“Planned Parenthood is going to be in the next day, or that day, filing a lawsuit. But, ultimately, this will work its way up to the United States Supreme Court. And they’ll make that decision,” DeWine told Hugh Hewitt in January.
As the Ohio Legislature weighs and is likely to pass the heartbeat bill, Ohio Right to Life spokesman Jamieson Gordon referred the Register to the group’s rationale for backing the bill.
“Ohio Right to Life believes that it is now time to embrace the heartbeat bill as the next incremental approach to end abortion in Ohio,” Marshal Pitchford, the chairman of the Ohio Right to Life board of trustees, said in a statement. “With the additions of Justices Gorsuch and Kavanaugh to the U.S. Supreme Court, we believe this is the most pro-life court we have seen in generations. Now is the time to pursue this approach.”
The Ohio Catholic Conference, the public policy arm of the state’s bishops, also recently came out in support of the bill.
Jim Tobin, the conference’s associate director of the Department on Social Concerns, told the Register why the Ohio bishops are backing the legislation this year.
He pointed out that since a position on legislation “involves prudential decision making,” that means “persons of goodwill may differ as to the specifics of a proposal.” He said that initially the Ohio Catholic Conference “held a position similar to that of the bishops of Tennessee,” but their position “changed as the political circumstances in Ohio changed.”
“Our new governor will sign the bill, and several changes are being proposed in the wording that should help in implementation,” he said.
“The heartbeat bill will challenge the current legal precedents to abortion,” the conference’s statement on the bill said. “With new changes in the United States Supreme Court, it is our sincere hope that this legislation will withstand constitutional challenge and be implemented in order to save lives.”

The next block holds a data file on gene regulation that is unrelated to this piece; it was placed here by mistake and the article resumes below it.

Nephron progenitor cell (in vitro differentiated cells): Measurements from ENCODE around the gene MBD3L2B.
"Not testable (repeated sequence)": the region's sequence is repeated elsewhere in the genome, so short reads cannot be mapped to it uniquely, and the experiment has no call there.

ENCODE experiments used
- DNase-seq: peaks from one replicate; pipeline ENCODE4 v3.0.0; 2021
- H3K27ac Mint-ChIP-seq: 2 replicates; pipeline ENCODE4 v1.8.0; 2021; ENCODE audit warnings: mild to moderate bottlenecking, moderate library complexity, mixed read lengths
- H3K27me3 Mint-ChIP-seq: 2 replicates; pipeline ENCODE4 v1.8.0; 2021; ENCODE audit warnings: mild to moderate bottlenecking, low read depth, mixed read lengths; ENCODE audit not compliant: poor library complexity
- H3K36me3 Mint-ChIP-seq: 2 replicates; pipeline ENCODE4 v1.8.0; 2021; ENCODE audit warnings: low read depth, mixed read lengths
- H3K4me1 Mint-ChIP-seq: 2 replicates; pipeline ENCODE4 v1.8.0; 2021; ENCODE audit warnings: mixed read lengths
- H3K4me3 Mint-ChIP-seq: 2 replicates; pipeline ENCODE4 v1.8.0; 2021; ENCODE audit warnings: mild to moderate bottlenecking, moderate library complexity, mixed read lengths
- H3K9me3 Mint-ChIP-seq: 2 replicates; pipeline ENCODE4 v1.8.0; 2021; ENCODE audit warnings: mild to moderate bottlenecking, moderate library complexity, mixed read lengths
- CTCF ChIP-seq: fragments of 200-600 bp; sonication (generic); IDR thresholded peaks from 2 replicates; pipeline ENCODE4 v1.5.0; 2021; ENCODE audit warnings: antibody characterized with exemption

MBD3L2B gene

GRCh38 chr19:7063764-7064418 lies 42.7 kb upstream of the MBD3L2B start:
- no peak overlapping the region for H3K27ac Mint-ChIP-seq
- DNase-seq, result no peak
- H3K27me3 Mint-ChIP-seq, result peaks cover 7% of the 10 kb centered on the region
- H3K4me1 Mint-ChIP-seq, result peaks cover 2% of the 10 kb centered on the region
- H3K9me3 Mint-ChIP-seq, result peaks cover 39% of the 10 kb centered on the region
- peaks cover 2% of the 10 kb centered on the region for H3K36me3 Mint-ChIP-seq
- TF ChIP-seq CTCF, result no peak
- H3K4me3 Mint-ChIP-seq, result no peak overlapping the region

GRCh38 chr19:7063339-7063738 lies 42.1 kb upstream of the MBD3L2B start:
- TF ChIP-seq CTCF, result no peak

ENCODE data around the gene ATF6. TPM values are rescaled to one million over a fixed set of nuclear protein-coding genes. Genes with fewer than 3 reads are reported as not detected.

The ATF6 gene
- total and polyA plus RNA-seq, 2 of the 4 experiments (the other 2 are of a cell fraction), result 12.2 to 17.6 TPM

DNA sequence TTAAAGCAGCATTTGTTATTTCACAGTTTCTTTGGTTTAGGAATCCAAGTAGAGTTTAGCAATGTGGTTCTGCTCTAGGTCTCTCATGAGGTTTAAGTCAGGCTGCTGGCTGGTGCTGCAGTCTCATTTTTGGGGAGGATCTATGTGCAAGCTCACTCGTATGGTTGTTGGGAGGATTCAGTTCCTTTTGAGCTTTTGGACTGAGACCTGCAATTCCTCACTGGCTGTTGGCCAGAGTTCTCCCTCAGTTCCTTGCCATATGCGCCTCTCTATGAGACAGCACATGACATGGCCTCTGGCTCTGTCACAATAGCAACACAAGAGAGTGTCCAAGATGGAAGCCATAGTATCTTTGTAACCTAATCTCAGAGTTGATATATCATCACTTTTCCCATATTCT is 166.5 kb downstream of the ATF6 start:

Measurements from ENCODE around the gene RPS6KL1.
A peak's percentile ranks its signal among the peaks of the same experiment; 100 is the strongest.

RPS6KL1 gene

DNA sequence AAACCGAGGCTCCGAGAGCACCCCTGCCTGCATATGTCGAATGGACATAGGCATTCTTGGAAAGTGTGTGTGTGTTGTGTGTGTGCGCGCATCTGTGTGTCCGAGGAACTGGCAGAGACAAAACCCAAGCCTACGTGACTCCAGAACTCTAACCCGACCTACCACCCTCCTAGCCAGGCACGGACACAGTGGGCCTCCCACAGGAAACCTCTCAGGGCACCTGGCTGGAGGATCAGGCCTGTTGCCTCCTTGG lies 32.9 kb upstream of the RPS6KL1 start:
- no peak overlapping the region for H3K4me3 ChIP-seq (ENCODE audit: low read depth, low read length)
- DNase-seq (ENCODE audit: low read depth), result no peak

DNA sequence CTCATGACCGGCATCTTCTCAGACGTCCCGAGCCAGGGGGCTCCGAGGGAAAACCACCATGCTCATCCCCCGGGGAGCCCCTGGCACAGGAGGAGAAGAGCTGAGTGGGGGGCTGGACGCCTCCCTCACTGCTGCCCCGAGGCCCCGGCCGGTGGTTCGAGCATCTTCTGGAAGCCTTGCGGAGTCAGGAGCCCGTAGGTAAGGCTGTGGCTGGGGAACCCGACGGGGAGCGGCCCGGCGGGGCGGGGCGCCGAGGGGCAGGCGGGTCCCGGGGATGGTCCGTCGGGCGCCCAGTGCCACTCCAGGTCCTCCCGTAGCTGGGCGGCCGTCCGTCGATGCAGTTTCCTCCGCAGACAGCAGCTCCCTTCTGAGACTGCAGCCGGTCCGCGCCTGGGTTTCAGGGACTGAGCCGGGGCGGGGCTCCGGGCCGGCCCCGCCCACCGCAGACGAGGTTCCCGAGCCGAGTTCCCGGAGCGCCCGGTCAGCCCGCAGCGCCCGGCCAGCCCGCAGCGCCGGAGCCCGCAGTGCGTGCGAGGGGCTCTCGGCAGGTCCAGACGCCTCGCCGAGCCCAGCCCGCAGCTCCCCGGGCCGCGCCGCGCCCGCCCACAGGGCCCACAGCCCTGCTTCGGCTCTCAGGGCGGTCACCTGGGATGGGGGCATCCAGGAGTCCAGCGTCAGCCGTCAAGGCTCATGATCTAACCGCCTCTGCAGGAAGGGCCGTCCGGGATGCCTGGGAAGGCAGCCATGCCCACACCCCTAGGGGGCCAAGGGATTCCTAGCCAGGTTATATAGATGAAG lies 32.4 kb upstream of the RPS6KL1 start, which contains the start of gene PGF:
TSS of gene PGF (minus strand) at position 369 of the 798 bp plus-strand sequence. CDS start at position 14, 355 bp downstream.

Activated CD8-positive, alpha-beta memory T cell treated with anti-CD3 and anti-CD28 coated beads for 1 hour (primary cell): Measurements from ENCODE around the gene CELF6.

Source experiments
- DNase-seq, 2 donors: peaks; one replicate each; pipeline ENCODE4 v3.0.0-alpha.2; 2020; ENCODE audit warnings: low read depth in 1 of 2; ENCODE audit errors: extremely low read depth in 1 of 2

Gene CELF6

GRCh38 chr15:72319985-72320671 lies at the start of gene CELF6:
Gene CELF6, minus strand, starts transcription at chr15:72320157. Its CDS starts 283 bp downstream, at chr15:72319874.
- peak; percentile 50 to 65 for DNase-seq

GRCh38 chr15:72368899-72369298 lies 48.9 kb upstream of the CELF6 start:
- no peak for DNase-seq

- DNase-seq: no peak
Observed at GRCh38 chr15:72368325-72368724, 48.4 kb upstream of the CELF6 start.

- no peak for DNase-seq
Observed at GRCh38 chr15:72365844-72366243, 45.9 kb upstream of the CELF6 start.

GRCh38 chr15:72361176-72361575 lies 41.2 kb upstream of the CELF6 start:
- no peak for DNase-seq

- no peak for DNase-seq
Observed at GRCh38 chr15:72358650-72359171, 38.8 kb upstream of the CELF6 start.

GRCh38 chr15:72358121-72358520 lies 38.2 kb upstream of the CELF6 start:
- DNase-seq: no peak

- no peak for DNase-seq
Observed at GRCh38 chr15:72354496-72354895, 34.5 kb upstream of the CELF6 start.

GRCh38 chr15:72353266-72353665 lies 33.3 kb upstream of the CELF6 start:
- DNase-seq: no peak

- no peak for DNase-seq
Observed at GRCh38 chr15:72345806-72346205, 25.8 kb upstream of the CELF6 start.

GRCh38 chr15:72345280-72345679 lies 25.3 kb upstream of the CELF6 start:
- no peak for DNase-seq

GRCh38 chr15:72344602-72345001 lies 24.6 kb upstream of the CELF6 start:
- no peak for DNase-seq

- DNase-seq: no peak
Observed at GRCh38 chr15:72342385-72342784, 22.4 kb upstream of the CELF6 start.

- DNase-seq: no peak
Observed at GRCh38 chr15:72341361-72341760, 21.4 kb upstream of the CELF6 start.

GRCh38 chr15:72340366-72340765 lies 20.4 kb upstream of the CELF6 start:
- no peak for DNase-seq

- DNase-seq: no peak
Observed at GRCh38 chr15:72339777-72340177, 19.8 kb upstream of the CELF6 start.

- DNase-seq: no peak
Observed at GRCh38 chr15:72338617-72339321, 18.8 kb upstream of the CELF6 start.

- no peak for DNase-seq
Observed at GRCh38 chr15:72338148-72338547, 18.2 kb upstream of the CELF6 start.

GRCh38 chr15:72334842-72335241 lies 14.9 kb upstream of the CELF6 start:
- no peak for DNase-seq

This argument appears to be in the minds of pro-life legislators across the nation, as heartbeat bills are also being considered in Georgia, Florida, Kentucky, Missouri, Mississippi, Arkansas, Minnesota and Texas.
A Practical Alternative
Catherine Glenn Foster, the president of Americans United for Life, told the Register that states should weigh prudential concerns when considering pro-life legislation like a heartbeat bill.
“A number of states are considering first-trimester prohibitions on abortion in the 2019 legislative sessions,” she said. “Pro-life legislators need to be prudent in considering their goals and the opportunities and obstacles.”
She emphasized the fact that “no first-trimester prohibition has ever gone into effect, and the Supreme Court has given no indication that it is interested in reviewing them.”
Foster proposed what she believed to be a more practical alternative for state legislators.
“Legislators should consider the potential good that might come from alternative pro-life policies — like the Ohio defunding law that was upheld by a federal appeals court March 12 — that have a better chance of being effectively enforced and that can protect women and children from the negative impact of abortion in the short term,” she argued. “At a time when the abortion industry must be defunded, legislators should avoid funding the abortion industry through tax dollars that pay the industry’s attorney’s fees.”
Register correspondent Lauretta Brown writes from Washington.